In this Audio-Technica AT-LP140XP review, I’m going to cover everything that you can expect to get with this turntable (from specs to setup to overall quality of use), as well as compare it to two other very popular Audio-Technica record players—the AT-LP120 and its successor, the AT-LP120XUSB.

Check out our Audio-Technica AT-LP140XP review

To better help you understand how the AT-LP140XP compares to other notable turntables on the market, please use our interactive table below to directly compare the AT-LP140XP to its turntable peers.

PhotoModelPriceKey Feature
Audio-Technica AT-LP140XP$$High-Torque Servo Motor
Audio Technica AT-LP120XUSB$$USB Direct Drive
Audio-Technica-AT-LP1240-USBAudio Technica AT-LP1240-USB$$USB Direct Drive/DJ Table
Audio-Technica AT-LP60X$An update of the popular AT-LP60 turntable
fluance-rt81-1Fluance RT81$$Built-in Pre-Amp

Audio-Technica AT-LP140XP Specs

Let’s first go over all of the basics, which are specs (short for specifications).  

Probably the most important thing for you to know about the AT-LPPP is that its the following: 

  • A manual turntable
  • A direct drive turntable
  • There’s no built-in phono preamp.

Manual Turntable:  

The AT-LP140XP is a fully manual turntable.  Unlike the Audio-Technica AT-LP60X (which I reviewed here), which is a fully automatic record player, the AT-LP140XP has no automatic mechanism built inside it.  

That means that whether you’re placing the tonearm and stylus into the record groove to play a record or lifting the tonearm off the record once the final song finishes and returning it to its rest—you will be fully responsible for these tasks.

In short, if you’re looking to buy a record player to use while you fall asleep, this is not the turntable for you.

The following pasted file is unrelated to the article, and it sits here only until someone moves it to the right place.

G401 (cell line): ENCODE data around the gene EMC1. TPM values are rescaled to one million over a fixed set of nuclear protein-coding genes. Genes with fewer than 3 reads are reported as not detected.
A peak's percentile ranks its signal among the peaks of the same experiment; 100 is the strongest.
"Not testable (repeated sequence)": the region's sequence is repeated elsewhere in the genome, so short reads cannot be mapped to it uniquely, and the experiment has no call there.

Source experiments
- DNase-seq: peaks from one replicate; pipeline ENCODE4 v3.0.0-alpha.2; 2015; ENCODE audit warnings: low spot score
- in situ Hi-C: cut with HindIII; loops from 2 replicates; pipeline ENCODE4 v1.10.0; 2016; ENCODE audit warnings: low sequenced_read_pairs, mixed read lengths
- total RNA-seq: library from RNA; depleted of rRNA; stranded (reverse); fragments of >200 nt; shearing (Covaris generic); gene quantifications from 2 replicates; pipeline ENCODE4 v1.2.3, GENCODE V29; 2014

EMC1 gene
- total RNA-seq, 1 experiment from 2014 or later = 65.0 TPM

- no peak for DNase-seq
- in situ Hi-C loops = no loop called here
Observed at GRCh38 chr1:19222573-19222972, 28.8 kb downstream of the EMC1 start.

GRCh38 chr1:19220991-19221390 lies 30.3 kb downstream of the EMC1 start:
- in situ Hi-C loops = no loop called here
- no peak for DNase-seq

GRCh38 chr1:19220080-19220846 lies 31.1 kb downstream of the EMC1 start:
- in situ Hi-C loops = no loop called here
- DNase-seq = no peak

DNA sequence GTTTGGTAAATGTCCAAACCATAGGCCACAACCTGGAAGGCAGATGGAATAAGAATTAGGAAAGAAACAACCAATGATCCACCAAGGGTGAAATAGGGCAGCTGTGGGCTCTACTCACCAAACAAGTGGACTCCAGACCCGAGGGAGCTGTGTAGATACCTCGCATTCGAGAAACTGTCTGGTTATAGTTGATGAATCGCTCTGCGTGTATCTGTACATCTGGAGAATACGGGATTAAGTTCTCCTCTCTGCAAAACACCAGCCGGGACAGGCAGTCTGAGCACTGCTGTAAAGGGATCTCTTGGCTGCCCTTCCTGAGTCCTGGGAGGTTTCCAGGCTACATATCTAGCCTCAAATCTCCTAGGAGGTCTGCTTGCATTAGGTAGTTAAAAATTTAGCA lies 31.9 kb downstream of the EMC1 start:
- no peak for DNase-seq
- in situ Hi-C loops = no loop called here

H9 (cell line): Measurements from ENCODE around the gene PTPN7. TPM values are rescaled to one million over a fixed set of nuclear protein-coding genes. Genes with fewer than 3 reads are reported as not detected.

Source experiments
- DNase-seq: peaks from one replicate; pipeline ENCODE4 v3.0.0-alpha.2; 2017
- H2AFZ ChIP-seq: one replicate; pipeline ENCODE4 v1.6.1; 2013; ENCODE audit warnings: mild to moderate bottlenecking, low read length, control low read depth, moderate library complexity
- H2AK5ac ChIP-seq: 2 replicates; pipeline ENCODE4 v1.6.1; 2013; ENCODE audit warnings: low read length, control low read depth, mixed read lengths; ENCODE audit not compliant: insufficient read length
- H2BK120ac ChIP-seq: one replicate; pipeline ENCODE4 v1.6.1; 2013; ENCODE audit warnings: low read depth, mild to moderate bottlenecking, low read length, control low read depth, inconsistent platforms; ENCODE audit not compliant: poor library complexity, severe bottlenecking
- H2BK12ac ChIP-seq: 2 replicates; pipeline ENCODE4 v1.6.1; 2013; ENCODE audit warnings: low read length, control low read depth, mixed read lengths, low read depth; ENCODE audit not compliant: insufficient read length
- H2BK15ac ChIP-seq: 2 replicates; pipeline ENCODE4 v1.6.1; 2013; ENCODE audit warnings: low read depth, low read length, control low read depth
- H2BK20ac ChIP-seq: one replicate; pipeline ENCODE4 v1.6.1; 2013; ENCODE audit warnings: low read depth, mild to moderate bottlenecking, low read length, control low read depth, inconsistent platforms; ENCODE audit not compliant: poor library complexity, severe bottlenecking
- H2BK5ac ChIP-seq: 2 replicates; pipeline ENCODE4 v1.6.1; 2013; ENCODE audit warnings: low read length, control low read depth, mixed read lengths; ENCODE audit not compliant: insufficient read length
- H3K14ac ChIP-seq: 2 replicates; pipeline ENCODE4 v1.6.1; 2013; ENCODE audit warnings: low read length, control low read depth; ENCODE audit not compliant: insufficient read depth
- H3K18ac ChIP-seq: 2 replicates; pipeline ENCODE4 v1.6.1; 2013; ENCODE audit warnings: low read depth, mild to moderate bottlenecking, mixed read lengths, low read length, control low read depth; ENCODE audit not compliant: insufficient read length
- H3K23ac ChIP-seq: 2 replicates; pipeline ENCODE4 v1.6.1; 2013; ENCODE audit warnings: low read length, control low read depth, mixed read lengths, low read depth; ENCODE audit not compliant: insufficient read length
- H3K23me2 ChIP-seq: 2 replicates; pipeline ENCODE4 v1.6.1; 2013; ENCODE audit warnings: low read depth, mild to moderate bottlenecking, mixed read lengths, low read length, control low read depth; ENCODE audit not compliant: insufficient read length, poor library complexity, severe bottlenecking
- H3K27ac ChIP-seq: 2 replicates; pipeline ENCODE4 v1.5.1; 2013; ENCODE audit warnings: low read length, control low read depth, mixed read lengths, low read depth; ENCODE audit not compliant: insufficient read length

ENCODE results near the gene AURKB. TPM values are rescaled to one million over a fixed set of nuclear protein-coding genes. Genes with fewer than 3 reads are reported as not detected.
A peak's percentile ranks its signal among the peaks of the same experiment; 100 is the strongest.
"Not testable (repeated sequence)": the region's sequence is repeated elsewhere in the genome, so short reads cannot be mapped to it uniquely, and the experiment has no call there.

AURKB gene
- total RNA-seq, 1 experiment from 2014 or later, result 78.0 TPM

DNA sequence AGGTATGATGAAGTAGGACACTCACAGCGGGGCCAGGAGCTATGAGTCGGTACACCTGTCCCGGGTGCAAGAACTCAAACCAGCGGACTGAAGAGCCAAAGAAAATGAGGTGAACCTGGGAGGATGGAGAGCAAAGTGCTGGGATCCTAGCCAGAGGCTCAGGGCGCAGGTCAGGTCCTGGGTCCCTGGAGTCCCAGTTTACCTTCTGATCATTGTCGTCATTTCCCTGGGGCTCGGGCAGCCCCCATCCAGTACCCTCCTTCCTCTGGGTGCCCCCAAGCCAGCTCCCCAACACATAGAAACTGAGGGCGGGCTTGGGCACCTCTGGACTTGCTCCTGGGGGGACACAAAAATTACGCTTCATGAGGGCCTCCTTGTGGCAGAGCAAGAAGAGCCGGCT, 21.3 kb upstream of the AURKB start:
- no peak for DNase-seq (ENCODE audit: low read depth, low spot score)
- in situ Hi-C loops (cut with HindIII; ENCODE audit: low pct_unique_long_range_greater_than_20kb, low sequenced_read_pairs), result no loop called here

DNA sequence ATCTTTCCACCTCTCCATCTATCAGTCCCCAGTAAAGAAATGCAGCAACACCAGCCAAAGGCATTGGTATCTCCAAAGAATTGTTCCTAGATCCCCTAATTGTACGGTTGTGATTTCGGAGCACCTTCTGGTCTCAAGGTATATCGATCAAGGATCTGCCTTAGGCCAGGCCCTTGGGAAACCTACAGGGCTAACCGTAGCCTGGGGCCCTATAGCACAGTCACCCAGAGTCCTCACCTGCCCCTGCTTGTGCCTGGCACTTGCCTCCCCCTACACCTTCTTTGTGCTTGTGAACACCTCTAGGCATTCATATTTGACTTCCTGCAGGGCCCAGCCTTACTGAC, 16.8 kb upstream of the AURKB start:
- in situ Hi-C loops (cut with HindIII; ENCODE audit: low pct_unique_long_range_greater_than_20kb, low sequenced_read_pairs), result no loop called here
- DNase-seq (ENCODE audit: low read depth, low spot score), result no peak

Direct Drive:

Also, unlike the AT-LP60X (which is a belt drive turntable), the AT-LP140XP is a direct drive record player.

This allows the the turntable to start up a little bit faster than a belt drive turntable does.  And because you never have to worry about an elastic belt breaking down over time, you’ll likely notice that direct drive turntables offer a bit more consistent speed in their rotation of the platter, as well.

No Phono Preamp:

In attempting to be more of a professional turntable rather than a consumer friendly record player (like the Audio-Technica AT-LP120XUSB), the AT-LP140XP does not include a built in phono preamp.  

This is very important, because it means that in order to play records (namely, in order to hear the music coming from the record), you’ll need to have one of the following two things:

You can use the Vincent PHO 701 with the Audio-Technica AT-LP140XP

Here are some additional specs that I think are worth noting about the AT-LP140XP:

  • Colors: Black and Silver
  • Weight: 22 lbs (or 10 kg)
  • Speed: 33 1/3, 45, and 78 RPM
  • Platter: Diecast Aluminum
  • Cartridge: AT-XP3
  • Vertical Tracking Force: 2.0 to 4.0 g (standard 3.0 g)
  • Headshell Model: AT-HS6
  • Tonearm Type: Balanced S-shaped tonearm w/detachable headshell

Audio-Technica AT-LP140XP Setup

So the great thing about the AT-LP140XP is that, although this is a turntable that’s really great for gigging DJs, it’s also simple enough to setup and use for the everyday average person.  

Let me show you how simple it is to setup and use this record player.

First, make sure your turntable is on a stable surface or table.  Then, place the aluminum platter onto the spindle.  

You then place the slipmat (provided in the box) onto the platter.

Next, grab the headshell and carefully connect it into the tonearm.  Rotate the locking ring (counterclockwise) until the headshell is firmly inserted into the tonearm.  

After that, you would simply need to place the counterweight onto the back of the tonearm. 

You’re all set!  Now, you just need to do a little bit of trial and error to properly set the tonearm balance, tracking force, and the anti-skate of the cartridge to your precise liking.  

What to Love About the AT-LP140XP

Once you unbox the AT-LP140XP, I think there’s a few things you’ll be able to instantly appreciate about this turntable.

For one, this is a record player that offers you professional features for a relatively entry-level price.  And I think it works quite well for either the everyday “average Joe” or someone that’s a DJ looking for a quality turntable to take with them on their next gig.

If you’re a DJ, the first thing you’ll probably appreciate about this record player is that it allows you to spin records forwards and backwards.  This reversible direction mechanism is quite important, especially since it was present in the Audio-Technica AT-LP120-USB but isn’t available in the Audio-Technica AT-LP120XUSB.